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Workshop#3 Writing a synopsis
From the Mslexia Laptop to Bookshop Roadshow
The synopsis of a novel is a summary of the main characters, motivations and actions in the order in which they appear in the book.
Along with your pitch letter (see WORKSHOP 2) and the first three chapters of your book, it is a document every agent, editor and grant-awarding body will expect to see as part of your submission (see SUBMITTING YOUR NOVEL).
What agents and editors normally do when they receive a submission is read the pitch letter, read the first three chapters, then turn to the synopsis.
- the pitch letter is to pique their interest, tell them the story, the genre and the main selling points of the book and a bit about the author
- the first three chapters are to show you can write, create character and atmosphere, and hook your reader into your plot
- the synopsis shows how you develop the story into a satisfying plot
The synopsis shows how you develop the story into a satisfying plot
This is the context in which your synopsis will be read. The purpose of your synopsis is to:
- explain the structure of the novel
- reassure the agent or editor that the rest of the book is in safe hands
Later, once your book has been accepted for publication, the synopsis may be used to create the jacket blurb and sent to the art department to inspire a cover illustration. It is also vital if you are making a grant application.
When should you write it?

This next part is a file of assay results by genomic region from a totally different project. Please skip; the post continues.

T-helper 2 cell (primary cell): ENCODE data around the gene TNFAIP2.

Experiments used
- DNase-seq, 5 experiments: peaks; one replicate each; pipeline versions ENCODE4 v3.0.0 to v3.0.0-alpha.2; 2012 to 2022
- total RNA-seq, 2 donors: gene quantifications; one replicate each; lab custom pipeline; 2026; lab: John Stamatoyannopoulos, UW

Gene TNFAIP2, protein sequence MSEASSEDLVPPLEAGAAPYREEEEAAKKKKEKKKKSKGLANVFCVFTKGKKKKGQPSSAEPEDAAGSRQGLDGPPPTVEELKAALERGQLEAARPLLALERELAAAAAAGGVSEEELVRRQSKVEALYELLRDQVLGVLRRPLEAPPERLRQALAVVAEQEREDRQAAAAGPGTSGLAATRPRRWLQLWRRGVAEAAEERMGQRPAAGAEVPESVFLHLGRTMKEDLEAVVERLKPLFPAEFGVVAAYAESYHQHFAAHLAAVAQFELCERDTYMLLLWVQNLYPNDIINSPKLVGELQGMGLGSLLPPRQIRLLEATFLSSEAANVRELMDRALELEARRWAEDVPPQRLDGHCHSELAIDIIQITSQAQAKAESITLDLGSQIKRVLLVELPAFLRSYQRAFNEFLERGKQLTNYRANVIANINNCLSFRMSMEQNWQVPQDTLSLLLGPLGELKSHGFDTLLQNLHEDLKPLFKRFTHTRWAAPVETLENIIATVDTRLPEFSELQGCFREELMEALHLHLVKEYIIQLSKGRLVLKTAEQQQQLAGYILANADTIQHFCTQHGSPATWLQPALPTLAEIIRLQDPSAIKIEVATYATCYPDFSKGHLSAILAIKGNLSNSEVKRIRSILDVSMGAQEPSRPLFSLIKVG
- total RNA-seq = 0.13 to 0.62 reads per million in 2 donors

Helen Dunmore always starts her novels with a short synopsis then adapts it as she goes along.
- Helen Dunmore always starts her novels with a short synopsis then adapts it as she goes along. She keeps it brief, not too much detail, because she likes to ‘surprise’ herself, as she puts it. If a surprise results in a change of direction, she revisits her synopsis and either rewrites it or rejects the surprise.
- Cathy Kelly’s synopses are working documents that she discusses with her agent and editor before embarking on the novel. She then incorporates their comments into the synopsis. As a multi-million-selling writer of commercial women’s fiction, she requires their professional input.
- Minette Walters works without a synopsis, without plot structure, without any idea of how her thrillers are going to end. As an established author with a towering reputation, no-one would dare ask her for a synopsis. But if she did write one, it would have to be after the book was finished.